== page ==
Oh, the dissent was so polite and formal and so seriously worded. Is this how you deal with snake-oil vendors and crackpots? Far more serious however is that none of the scientists or student protesters or the media had the guts to call the nutters Hindutva zealots. If Indian intellectuals don’t have the courage to expose these happenings as backward Hindutva cultural manifestations creeping from the religious and political domain into the sciences, their cowardice will do great damage. I am at a loss to understand why India’s intellectuals given the country’s traditions of academic boldness, rationalism, scientific inquiry and secularism have not manifested a much greater degree of outrage and damned Hindutva politico-religious bigotry for invading science.
There are comments on the web by Indians that I can identify with. Here are two: “Forget the jibes, what I would like to know seriously is how speakers at the Indian Science Congress are chosen. Why is science low priority at a science congress?” And the other: “India has a thriving scientific community from genetics and medical research to rocket science. Their work is undermined and insulted when low-grade Hindutva-backed charlatans get the dais at the Indian Science Congress”.
It is not only in India that intellectuals are reluctant challenge a country’s hegemonic religious-cultural ideology. The masses are inundated in mumbo jumbo; it is physically dangerous and a threat to one’s livelihood to take on the quacks. No one in Sri Lanka dares say that the chapter on Buddhism in our constitution is an aberration, that it is the root of much ignorance and prejudice and that it would be much better if this country donned a secular constitution. It’s not safe to say this in public and any politician who does so can kiss is parliamentary seat goodbye. To mention ‘secular state’ in any Islamic Republic is a death sentence. My issue is not religion as personal belief, religious freedom must be safeguarded as a principle of democracy, the issue is when religion creeps into the social domain, affects the state and decrees social norms.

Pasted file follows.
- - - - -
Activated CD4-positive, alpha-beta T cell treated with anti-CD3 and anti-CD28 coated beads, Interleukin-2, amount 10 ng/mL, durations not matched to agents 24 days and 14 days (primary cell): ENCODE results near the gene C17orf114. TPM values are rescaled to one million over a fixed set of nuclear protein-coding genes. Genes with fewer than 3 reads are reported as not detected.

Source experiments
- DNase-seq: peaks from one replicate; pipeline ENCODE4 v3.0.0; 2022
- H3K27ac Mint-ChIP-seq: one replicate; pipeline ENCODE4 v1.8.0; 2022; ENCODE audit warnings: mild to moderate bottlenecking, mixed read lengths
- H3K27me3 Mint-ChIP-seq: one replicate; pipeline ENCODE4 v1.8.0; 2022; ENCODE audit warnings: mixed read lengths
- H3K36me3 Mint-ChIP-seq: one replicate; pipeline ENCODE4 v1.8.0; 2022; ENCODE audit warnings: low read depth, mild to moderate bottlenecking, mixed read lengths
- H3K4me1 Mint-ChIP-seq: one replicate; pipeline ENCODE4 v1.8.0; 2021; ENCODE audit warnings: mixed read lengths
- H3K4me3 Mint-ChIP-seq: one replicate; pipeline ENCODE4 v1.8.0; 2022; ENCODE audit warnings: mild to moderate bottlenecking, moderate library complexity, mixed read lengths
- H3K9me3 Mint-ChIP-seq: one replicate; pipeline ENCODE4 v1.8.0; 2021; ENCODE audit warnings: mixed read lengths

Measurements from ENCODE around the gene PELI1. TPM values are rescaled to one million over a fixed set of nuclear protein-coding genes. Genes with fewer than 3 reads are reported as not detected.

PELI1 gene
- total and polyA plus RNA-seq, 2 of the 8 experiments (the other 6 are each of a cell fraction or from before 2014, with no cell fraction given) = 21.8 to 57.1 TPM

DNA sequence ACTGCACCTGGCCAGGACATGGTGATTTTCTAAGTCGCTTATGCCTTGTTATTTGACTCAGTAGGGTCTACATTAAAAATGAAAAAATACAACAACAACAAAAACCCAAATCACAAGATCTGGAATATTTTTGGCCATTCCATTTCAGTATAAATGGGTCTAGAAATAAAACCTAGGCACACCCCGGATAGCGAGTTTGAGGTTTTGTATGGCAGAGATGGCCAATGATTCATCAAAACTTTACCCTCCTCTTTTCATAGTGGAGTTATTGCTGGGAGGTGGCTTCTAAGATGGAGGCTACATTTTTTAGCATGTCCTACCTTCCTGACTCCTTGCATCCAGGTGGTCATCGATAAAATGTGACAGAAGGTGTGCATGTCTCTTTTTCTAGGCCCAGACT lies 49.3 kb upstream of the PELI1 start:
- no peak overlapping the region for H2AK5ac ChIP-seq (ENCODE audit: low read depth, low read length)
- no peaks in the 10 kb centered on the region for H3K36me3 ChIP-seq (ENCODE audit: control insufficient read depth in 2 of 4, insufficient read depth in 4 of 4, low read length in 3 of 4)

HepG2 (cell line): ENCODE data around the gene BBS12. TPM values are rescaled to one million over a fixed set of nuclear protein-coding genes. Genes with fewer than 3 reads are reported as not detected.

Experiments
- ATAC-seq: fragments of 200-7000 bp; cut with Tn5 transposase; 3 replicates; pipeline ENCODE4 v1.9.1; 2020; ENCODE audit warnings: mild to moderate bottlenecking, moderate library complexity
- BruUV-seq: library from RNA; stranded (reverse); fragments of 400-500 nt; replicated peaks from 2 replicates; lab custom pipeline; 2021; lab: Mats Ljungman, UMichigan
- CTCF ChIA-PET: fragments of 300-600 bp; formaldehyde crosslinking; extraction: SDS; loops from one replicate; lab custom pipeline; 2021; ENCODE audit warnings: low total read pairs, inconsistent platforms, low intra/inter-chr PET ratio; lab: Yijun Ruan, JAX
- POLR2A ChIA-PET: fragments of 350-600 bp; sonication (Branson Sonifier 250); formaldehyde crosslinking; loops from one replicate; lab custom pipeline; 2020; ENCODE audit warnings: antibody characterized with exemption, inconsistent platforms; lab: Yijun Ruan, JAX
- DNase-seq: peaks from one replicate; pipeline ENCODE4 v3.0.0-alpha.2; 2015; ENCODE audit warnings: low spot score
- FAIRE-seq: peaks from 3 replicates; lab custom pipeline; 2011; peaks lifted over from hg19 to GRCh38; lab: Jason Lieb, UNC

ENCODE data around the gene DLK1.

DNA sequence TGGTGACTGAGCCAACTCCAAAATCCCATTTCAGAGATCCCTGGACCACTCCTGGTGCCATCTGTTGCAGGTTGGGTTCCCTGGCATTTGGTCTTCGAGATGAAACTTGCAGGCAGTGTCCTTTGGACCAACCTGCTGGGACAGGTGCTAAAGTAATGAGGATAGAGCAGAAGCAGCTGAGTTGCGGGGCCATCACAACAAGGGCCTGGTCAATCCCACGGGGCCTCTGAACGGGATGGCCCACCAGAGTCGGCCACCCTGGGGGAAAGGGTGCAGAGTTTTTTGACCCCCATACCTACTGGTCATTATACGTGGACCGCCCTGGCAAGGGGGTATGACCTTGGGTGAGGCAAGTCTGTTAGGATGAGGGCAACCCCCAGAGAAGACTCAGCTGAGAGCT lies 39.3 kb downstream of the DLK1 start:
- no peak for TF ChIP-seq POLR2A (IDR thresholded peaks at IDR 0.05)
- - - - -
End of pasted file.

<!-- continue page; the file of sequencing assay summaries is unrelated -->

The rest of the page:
Kamanthi Wickremasinghe (Daily Mirror 11 January) describes how despite an Indian Supreme Court order allowing women to enter the Sabarimala Temple in Kerala hartals, protest marches and civil and political unrest defeated an attempt by two women to enter the temple and test the judgment. It was the man in the street Hindu who blocked entry and the local authorities had neither the power nor the will to enforce the decision. As is often the case bigotry is rooted in the masses themselves. An interesting aspect is the one dissenting judge in the Supreme Court judgement, lady judge Indu Malhotra argued that “rationality cannot be brought into religion” and that “in a secular society, followers of all faiths are free to practice their faith irrespective of whether the practice in rational or not”.
The appeal to “our ancient heritage” is hypnotic; I have seen grown men with BSc and PhD titles in engineering make jackasses of themselves. A prominent now retired civil engineer and great admirer of our ancient irrigation systems actually told me with a straight face that ancient engineers who built our tanks and irrigation canals had found a way to make water flow up, defying the laws of gravity. Then from time to time there is a flap that some village mechanic has found a way to make cars run on water, demolishing the Second Law of Thermodynamics. As expected ministers, politicians and presidential advisors rush to the scene to witness such feats to end all known laws of science, but when my colleagues at Peradeniya [PhD, MIMechE, BSc(Eng). Hons] thought it fit to excitedly drive to the hamlet instead of relaxing with a good laugh and another beer, it drove home to me the auto-suggestive power of cultural nationalism. The sensation that we too have yokels who outshine Newton and Einstein is exhilarating to the philosophically half-baked. Cultural nationalism opposed to internationalism and the philosophical wholeness of science, an inferiority complex and sense of inadequacy are at the root of nut-science and politico-religious intolerance.